- You move to the cloud. That is, if you haven’t yet. Even with several, high-profile outages in 2012, 2013 will see more and more companies, especially startups, offloading their infrastructure needs to cloud solutions like Amazon Web Services. Is it right for you? Read up. Think about hedging your bets by spreading your sites and apps across multiple cloud solutions and taking a look at the services offered by companies like Rightscale to help manage these solutions for you. – Clint, Lead Developer
- You adopt an all-screens approach to digital marketing. While an excellent desktop website presence will still be crucial to any organization’s marketing mix, organizations will have to offer their customers a quality experience on whatever device they’re choosing to use. A multi-platform, multi-screen strategy will be essential to business success in 2013. Responsive websites will solidify their placement as the new standard. We also expect to see more companies diving head-first into building robust, native applications, however, seeking to hang their hat on their apps as the flagships of their digital presence, versus the web. – Dan, Developer
- Big data buries us this year, if we let it. The advent and rapid evolution of the web has allowed us to see new data sources come online in droves. Your organization is likely swimming in data that could help pave the way for a fruitful year. Start with the basics. Are you collecting your web and apps analytics data? Gather it. Any action that a customer takes with your organization should be captured if possible. Filter and prepare it. Determine what data is uniquely valuable to your business. Toss out the rest. Analyze what you’ve got left. Use the results to make decisions to improve your business. Put the resources behind this process to automate what you can and be ready to scale it. Repeat. Prosper. – Katie, Director
- The line between “advertising” and “engagement” disappears completely. Social advertising platforms have proven their worth in 2012. These platforms now clearly have a way to make money – and with it, they have the attention of investors. But in 2013, will they still have the attention of their users? This year, marketers will need to get creative in ensuring they’re part of the conversation, rather than interrupting it. Interruptions will be ignored. The most popular accounts will be those that realize advertising and engagement go hand-in-hand when it comes to social media. – Sarah, Analyst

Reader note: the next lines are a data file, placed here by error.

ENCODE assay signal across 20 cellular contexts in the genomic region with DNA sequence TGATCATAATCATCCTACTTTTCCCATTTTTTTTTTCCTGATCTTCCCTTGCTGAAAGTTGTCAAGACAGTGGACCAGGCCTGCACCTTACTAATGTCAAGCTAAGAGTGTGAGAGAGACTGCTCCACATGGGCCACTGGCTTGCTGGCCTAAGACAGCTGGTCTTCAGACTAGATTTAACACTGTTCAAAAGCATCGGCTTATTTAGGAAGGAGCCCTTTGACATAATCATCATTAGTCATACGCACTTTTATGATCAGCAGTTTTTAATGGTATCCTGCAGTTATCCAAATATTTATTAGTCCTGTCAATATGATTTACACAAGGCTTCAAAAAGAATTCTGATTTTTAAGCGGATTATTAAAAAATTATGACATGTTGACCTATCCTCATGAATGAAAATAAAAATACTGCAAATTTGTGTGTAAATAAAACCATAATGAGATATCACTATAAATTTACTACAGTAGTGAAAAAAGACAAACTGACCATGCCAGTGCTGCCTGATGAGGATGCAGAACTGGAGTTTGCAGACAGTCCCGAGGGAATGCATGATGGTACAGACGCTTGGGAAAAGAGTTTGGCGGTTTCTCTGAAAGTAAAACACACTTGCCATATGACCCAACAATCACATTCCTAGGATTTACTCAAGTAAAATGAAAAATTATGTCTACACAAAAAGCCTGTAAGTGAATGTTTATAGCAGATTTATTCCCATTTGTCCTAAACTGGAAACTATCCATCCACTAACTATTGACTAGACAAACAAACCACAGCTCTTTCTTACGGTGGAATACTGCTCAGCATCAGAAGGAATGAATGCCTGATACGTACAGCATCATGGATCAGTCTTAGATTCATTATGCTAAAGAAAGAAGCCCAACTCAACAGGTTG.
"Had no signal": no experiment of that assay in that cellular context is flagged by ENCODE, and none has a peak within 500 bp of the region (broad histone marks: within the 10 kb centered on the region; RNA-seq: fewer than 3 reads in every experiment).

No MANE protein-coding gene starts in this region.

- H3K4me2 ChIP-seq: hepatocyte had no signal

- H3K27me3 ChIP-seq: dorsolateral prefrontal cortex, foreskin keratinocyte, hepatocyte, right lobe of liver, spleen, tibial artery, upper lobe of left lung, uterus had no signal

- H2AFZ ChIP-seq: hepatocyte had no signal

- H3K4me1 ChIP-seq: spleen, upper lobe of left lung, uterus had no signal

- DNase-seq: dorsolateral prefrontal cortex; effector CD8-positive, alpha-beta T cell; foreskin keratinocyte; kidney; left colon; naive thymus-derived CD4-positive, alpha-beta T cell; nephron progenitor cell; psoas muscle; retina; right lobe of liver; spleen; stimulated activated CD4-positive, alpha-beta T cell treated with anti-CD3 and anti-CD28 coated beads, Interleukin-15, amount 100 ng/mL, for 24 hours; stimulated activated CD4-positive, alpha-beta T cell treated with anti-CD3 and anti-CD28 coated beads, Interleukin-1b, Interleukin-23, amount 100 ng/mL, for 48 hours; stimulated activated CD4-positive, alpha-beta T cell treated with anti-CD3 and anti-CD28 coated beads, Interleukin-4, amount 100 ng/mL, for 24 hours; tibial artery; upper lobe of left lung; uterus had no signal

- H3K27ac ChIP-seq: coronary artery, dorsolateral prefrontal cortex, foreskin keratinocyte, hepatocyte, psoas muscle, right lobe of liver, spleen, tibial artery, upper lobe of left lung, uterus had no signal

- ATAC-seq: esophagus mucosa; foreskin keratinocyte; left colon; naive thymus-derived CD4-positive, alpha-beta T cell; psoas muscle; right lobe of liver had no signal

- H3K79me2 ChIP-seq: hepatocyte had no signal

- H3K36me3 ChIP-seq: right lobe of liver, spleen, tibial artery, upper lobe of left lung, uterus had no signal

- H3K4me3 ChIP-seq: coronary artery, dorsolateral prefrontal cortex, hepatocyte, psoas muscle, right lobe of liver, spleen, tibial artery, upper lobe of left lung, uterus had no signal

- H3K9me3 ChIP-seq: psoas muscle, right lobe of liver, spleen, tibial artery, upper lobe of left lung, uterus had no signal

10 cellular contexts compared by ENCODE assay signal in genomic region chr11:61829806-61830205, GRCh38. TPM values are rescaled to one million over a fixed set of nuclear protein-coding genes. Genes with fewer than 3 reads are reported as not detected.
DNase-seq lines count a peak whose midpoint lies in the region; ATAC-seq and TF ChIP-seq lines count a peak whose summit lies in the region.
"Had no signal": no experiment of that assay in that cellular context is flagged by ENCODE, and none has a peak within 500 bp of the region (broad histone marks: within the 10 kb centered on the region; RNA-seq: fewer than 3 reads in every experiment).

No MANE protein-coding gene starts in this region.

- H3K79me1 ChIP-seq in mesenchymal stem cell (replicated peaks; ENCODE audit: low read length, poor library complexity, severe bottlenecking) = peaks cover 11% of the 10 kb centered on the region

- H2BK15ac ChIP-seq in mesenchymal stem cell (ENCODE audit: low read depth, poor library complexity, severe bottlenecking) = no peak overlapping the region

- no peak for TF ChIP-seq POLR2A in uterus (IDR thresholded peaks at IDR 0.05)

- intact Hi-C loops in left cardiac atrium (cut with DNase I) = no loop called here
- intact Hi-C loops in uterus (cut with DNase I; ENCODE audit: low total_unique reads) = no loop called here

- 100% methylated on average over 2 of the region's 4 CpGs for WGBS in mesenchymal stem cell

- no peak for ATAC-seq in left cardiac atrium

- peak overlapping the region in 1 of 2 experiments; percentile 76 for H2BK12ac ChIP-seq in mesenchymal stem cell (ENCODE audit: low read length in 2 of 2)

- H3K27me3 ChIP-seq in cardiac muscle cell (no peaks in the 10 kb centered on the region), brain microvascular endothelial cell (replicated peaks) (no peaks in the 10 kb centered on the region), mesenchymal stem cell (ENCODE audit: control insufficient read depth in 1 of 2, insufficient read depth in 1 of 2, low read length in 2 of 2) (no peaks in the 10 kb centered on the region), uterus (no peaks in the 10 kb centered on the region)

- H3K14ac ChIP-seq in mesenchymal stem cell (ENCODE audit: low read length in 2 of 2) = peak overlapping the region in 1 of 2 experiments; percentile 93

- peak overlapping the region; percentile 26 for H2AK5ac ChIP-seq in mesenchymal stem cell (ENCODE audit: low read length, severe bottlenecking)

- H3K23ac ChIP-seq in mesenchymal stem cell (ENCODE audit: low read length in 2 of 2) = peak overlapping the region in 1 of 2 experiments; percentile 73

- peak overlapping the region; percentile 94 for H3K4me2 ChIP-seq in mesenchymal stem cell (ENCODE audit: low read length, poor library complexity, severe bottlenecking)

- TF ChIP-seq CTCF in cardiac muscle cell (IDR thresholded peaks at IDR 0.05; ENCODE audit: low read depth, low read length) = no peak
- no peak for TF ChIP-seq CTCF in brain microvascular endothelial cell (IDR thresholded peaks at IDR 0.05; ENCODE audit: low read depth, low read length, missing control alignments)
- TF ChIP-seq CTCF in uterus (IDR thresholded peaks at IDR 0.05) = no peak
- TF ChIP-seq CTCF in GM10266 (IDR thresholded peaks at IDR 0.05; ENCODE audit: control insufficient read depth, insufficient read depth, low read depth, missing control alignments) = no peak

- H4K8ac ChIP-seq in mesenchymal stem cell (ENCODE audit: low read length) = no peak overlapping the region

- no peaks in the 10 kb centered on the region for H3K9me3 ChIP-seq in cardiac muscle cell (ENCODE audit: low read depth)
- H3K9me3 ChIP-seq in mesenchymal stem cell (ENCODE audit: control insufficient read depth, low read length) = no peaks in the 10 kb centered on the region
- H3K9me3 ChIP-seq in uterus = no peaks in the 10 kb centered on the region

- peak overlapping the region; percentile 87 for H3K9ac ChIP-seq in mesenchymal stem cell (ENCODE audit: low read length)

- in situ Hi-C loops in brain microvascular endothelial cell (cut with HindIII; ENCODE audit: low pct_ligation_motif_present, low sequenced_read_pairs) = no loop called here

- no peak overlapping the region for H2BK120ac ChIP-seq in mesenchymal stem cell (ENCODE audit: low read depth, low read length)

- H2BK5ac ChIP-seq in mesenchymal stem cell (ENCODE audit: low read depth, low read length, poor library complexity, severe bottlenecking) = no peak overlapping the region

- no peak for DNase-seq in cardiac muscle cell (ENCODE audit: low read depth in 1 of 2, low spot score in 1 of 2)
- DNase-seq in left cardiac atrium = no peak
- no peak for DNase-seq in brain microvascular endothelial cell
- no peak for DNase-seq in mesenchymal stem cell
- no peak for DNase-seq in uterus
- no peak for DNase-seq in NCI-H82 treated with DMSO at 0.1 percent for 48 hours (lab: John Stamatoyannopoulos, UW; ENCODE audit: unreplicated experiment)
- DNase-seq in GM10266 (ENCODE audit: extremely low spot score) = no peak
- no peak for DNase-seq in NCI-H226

- Executive leadership structures get a shakeup, as we see CMOs gain authority. Traditionally, the Chief Information Officer holds the technology purse strings within an organization, but in 2013, we’ll see a definitive shift in power and budget. You can expect less and less separation between the information technology and marketing spheres. As tech tools become increasingly easy to understand and implement, the Chief Marketing Officer will have to step up their game, and as a result, attain more decision-making authority in shaping their organization’s future. – Lawrence, Business Development
- And you can forget about “new” media. 2013 will be the year that we all come to the realization that people who open their mail also have Facebook accounts, and people who watch TV commercials also have mobile devices. It’s no longer “traditional” versus “new,” or “digital” versus “print.” The best companies will be those that embrace and champion a completely integrated marketing message, and seek to deliver that message across multiple platforms (complementing each other), as the most effective and efficient way to communicate with their customers. – Jon, Founder & Managing Partner
Do you agree with our predictions? Is there something you think will have a major impact in 2013 that we’ve completely missed the boat on? Let us know in the comments below.